It's hard to believe Experience Music Project is on the verge of celebrating its one-year anniversary already. And while this year's bash won't be nearly as big a blowout as the three-day opening wingding was, it's certainly no slouch, either. Celebrations begin on Tuesday, June 19 with a performance by Little Richard. Iron Butterfly, Big Brother and the Holding Company, and Quicksilver Messenger Service play on Wednesday, June 20; TELEVISION and Joel R. L. Phelps take the stage on Thursday, June 21; Joan Jett and the Donnas perform on Friday, June 22; and on Saturday, June 23, Public Enemy and Source of Labor close out the five-day "walk through the last 50 years of rock" (EMP's words).


How apropos: Courtney Love's new film and recording venture is to be called Hello Suckers. It gets better.

The picture centers around the story of '20s singer/actor Texas Guinan, a star of Broadway and film who ran a notorious speakeasy in New York City during Prohibition and was--like the actress set to portray her--a master of media manipulation and reinvention. When I told one of Love's local friends about this latest role in which the (former? current?) Hole singer riffs on her own life story, the friend rolled her eyes and asked incredulously, "Did she just punch 'female singer, manipulator, scandal' into a web search and then make a to-do list out of the results?" Hello Suckers will feature Love performing jazz and blues standards of that era such as "Alexander's Ragtime Band," "The Prisoner's Song," and "There'll Be Some Changes Made," for a soundtrack she and Imperial Teen's Roddy Bottum will collaborate on. (Here's a little-known/remembered/ cared-about piece of trivia: Love was once a member of Bottum's less-gay band, Faith No More.)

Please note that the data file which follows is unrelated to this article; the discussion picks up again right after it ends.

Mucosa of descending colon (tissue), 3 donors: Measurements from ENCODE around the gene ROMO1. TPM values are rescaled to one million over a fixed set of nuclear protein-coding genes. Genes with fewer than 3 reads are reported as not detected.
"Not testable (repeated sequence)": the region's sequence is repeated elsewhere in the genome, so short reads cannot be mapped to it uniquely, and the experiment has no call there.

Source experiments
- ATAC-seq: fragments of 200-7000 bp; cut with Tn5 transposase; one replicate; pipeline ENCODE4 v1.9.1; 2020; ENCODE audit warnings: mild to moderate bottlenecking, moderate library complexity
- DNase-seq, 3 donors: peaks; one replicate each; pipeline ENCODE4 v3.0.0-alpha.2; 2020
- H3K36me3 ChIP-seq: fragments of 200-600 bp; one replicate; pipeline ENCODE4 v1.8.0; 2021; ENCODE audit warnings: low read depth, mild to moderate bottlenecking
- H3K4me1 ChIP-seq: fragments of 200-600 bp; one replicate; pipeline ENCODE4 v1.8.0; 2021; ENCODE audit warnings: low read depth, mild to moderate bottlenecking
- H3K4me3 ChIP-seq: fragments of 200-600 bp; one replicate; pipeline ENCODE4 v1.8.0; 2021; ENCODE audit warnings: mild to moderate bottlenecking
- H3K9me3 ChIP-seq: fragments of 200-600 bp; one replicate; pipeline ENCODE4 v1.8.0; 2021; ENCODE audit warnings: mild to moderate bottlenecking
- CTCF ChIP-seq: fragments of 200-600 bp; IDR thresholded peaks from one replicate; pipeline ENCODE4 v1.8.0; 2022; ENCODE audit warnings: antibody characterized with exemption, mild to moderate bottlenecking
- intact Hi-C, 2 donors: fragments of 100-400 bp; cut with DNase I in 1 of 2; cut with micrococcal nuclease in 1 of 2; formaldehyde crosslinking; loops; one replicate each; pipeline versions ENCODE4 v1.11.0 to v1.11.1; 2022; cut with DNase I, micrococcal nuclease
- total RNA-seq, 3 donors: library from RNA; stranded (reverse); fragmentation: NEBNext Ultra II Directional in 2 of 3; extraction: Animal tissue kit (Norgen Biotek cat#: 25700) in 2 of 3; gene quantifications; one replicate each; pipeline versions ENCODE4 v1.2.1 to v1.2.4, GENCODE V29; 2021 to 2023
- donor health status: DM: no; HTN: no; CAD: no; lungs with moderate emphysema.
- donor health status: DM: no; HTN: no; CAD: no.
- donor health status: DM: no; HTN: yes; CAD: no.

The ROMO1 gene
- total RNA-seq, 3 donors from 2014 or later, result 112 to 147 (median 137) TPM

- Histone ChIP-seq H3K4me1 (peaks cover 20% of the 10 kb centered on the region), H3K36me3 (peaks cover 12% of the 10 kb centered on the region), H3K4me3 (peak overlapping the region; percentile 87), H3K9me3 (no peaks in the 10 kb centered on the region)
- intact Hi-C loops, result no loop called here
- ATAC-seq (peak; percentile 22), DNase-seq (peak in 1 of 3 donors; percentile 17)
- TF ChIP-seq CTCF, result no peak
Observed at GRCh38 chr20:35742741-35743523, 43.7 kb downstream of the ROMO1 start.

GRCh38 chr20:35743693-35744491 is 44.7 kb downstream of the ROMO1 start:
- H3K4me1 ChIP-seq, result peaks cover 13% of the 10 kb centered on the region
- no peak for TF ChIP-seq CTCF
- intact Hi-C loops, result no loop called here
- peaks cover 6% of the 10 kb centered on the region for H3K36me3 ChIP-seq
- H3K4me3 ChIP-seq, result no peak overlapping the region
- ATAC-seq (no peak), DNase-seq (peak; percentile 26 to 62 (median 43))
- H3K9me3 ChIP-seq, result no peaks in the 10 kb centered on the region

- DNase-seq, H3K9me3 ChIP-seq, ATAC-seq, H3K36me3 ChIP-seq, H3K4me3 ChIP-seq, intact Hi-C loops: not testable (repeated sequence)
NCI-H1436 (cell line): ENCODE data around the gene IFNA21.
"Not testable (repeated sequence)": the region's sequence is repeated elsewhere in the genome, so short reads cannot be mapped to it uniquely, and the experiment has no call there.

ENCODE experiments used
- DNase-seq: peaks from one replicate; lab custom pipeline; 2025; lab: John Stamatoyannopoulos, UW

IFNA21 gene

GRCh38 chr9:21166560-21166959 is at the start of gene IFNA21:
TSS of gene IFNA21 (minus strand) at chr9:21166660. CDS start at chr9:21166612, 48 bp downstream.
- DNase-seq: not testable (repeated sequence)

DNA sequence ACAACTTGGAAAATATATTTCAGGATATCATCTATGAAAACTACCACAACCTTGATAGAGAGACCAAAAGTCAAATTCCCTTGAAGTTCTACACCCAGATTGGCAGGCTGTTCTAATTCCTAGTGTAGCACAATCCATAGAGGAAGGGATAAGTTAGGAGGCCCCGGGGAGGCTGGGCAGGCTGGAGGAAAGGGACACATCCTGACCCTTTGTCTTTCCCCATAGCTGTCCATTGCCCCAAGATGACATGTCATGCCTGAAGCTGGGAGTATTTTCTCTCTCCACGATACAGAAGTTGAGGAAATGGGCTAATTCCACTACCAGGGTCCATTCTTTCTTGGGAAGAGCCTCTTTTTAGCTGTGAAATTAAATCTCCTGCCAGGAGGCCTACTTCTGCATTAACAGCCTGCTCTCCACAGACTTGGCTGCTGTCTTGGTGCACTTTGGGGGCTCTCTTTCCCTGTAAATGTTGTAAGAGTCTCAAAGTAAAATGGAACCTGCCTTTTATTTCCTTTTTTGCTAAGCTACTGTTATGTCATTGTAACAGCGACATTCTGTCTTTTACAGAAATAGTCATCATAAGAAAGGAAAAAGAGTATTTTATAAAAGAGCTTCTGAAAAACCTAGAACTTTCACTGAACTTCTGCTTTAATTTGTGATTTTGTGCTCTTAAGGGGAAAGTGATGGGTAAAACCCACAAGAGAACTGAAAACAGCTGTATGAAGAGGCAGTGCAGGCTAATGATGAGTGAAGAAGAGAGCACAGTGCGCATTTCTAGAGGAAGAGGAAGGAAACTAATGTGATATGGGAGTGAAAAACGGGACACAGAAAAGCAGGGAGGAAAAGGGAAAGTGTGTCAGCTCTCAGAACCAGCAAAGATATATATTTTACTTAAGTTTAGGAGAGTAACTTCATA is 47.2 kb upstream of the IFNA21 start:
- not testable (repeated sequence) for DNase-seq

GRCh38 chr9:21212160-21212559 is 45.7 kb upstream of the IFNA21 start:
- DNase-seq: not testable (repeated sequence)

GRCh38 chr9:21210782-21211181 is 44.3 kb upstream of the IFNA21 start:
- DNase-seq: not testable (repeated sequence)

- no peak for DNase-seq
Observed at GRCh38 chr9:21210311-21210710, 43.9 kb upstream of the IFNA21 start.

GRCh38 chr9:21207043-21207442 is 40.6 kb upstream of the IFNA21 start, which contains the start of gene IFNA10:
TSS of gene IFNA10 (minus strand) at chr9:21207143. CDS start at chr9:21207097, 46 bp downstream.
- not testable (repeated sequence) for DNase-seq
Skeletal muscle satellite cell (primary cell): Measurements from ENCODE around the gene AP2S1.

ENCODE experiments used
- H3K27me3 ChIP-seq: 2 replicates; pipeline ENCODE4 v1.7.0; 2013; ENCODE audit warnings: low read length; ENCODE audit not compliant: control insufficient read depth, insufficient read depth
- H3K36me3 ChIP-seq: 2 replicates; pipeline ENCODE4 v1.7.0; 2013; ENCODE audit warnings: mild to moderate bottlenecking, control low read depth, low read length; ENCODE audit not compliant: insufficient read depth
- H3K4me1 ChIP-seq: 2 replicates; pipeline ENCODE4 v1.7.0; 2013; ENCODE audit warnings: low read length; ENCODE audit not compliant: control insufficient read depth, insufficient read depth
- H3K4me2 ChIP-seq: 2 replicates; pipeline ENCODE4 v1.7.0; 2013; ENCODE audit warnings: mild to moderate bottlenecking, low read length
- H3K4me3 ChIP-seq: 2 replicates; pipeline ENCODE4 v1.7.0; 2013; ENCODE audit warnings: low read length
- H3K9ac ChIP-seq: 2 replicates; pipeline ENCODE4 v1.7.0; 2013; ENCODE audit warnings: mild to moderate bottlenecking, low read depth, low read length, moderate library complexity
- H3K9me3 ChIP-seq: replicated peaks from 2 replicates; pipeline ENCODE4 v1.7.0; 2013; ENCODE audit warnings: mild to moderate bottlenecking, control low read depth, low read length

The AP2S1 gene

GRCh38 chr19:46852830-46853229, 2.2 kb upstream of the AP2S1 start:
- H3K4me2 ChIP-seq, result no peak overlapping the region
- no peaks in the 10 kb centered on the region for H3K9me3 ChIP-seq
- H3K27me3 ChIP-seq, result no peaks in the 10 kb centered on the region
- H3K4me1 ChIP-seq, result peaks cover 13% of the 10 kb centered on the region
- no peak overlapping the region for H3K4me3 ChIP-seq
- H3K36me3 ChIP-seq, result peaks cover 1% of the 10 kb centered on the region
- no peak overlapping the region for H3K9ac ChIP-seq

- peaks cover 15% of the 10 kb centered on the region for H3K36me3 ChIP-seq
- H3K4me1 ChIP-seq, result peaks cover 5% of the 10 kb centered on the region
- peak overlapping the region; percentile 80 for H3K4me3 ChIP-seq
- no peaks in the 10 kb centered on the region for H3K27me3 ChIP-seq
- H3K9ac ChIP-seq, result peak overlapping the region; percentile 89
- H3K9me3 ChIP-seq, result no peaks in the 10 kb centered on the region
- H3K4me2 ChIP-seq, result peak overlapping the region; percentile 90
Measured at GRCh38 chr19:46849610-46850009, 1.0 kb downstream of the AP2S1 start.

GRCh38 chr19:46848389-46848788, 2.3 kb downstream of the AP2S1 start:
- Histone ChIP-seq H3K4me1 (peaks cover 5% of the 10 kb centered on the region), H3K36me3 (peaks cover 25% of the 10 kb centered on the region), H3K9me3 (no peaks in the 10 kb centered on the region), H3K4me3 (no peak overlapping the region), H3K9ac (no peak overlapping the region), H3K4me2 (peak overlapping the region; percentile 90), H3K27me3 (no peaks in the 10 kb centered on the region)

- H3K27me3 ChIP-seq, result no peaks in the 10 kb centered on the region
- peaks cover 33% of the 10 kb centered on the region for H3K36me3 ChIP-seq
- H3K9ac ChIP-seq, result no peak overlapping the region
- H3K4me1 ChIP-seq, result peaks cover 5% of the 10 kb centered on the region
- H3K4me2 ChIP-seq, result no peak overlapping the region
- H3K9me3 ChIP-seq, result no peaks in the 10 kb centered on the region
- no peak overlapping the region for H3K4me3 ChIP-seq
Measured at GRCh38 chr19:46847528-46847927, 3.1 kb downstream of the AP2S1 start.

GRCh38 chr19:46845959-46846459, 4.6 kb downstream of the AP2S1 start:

Love is currently up north in Vancouver (filming 24 Hours), where she reportedly suffered from a recent miscarriage.


The online version of London's popular music publication NME was ablaze last week with reports of Badly Drawn Boy's recent performance at the Showbox. You may recall that at the end of 2000, The Stranger's Nate Lippens (a.k.a. "The Thesaurus," as I affectionately call him) apologized profusely in print for recommending that readers go see BDB's late fall appearance, noting that it had been a stupefying display of pompous blathering and minor hooliganism on singer Damon Gough's part. This time 'round, Gough delivered a three-hour set, one hour of which the singer spent talking. Fed up, a woman with an English accent began talking to her companion. Gough berated her from the stage (she asked him to "quit being boring"), demanding that she listen to the conversation he was having with himself instead; a verbal altercation ensued, and Gough threw his guitar to the floor, smashed a glass, and then stormed off the stage. He came back (why do they always come back?) and remarked that the woman should have had his guitar wrapped around her neck for insulting his performance. Then ANOTHER verbal altercation ensued when a male audience member took offense to Gough's violent suggestion. The only thing the Brits left out in their account of the evening was the BDB fan who took it upon himself to avenge Gough by smashing the male heckler on the back so hard that he landed on his face. The vigilante fan was promptly thrown out--but the smile on his face portrayed a man highly satisfied.